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This article is written by a student writer from the Her Campus at RW chapter.

As the semester is coming to an end, it is with a heavy heart that I write my final article for this season. But- I will be back in the Fall as the Roger Williams Campus Coordinator and Editor in Chief! With all of this being said, the last article I will be writing is all about what I have learned thus far, and they are all things that I wish I had known sooner, that I will be passing on to you to hopefully help you out on your journey through life. 


My freshman year I barged into a room looking for someone, but instead, I came face to face with this tall blonde girl who I never imagined to be friends with. Now, as I end my junior year, she is one of the greatest best friends I have ever had. She taught me lessons that I will remember forever, and will only benefit anyone who reads them. Aside from teaching me that you can’t use an eyeshadow brush to also apply blush, she also taught me these next five lessons that you should pay close attention to. 


Number one, they know when you view their LinkedIn profile. Yup. If you knew that, good for you… but I did not. The amount of people I probably scared off because they saw a notification saying “Emily Marshall viewed your profile” is probably very high. So if you fall under that category, I’m sorry, I didn’t know. She told me so many times and I didn’t believe her until I became more active on the site and saw that an acquaintance viewed mine. 


I often find myself sad or discouraged because I realized that someone may not have been who I thought they were. I was heartbroken from this, by all kinds of relationships, too many times, and it took me a long time to believe her when she said that “even though you’re a good person, you can’t expect everyone to be a good person back.” It wasn’t until this spring semester of my junior year that I finally realized how true that really was. I lost faith in all kinds of people over time, and in the moment of each loss I was so sad I thought the world was going to end. But I realize now that I truly do get back what I put out. All of the people that I lost weren’t people that I needed in my life because deep down they weren’t like me; and eventually their true colors showed.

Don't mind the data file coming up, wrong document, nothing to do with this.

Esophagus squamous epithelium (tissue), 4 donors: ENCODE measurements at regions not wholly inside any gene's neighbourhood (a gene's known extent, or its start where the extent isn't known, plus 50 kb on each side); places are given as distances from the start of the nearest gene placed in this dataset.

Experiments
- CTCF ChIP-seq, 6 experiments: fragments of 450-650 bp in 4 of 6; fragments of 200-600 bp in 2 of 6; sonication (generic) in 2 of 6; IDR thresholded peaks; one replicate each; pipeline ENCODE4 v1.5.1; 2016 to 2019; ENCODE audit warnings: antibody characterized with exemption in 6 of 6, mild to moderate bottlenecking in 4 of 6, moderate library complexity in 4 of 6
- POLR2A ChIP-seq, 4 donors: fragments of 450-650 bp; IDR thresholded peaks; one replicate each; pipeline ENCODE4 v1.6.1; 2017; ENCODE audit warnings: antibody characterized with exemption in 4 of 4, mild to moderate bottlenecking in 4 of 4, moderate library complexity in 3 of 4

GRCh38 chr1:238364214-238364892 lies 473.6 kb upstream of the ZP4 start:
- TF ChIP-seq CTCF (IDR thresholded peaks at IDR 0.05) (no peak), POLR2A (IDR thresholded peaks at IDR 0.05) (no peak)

You cannot go forward if you compare yourself to people around you. It took me four semesters to learn this. It didn’t take me as long as it took others, but it took long enough to see how true this lesson is. Before college, I went to a small private K-8 school where I could count the only boys that I had ever gone to school with before college on two hands, and then I went to an all girls school. I never had anything to worry about when it came to making connections and new friends because of my small familiar circles. Then, I came to college and I started to lose myself because I tried to be like other people that I surrounded myself with- I made a bad decision doing this- and I believe it truly held me back from achieving all that I could have done if I didn’t waste time comparing myself to them. Once my friend and I stopped trying to be like the people around us and compare ourselves to them, overtime we saw a gradual improvement in ourselves. Our conversations stopped being about other people and they started to be about our futures and moving forward after college. Goals became more clear and the old conversations and hobbies became a blur in the background that has not been missed.